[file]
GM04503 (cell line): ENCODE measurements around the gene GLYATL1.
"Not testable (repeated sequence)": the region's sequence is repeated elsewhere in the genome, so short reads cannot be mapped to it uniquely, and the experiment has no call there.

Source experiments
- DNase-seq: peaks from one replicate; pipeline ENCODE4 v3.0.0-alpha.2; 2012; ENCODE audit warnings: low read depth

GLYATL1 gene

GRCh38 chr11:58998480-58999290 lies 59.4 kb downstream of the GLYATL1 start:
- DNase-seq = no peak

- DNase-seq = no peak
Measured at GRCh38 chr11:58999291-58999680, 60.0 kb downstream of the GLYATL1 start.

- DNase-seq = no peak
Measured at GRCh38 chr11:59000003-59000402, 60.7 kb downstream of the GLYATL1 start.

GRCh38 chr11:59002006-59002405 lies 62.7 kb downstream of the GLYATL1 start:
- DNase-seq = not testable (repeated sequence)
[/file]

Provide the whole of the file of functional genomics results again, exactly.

GM04503 (cell line): ENCODE measurements around the gene GLYATL1.
"Not testable (repeated sequence)": the region's sequence is repeated elsewhere in the genome, so short reads cannot be mapped to it uniquely, and the experiment has no call there.

Source experiments
- DNase-seq: peaks from one replicate; pipeline ENCODE4 v3.0.0-alpha.2; 2012; ENCODE audit warnings: low read depth

GLYATL1 gene

GRCh38 chr11:58998480-58999290 lies 59.4 kb downstream of the GLYATL1 start:
- DNase-seq = no peak

- DNase-seq = no peak
Measured at GRCh38 chr11:58999291-58999680, 60.0 kb downstream of the GLYATL1 start.

- DNase-seq = no peak
Measured at GRCh38 chr11:59000003-59000402, 60.7 kb downstream of the GLYATL1 start.

GRCh38 chr11:59002006-59002405 lies 62.7 kb downstream of the GLYATL1 start:
- DNase-seq = not testable (repeated sequence)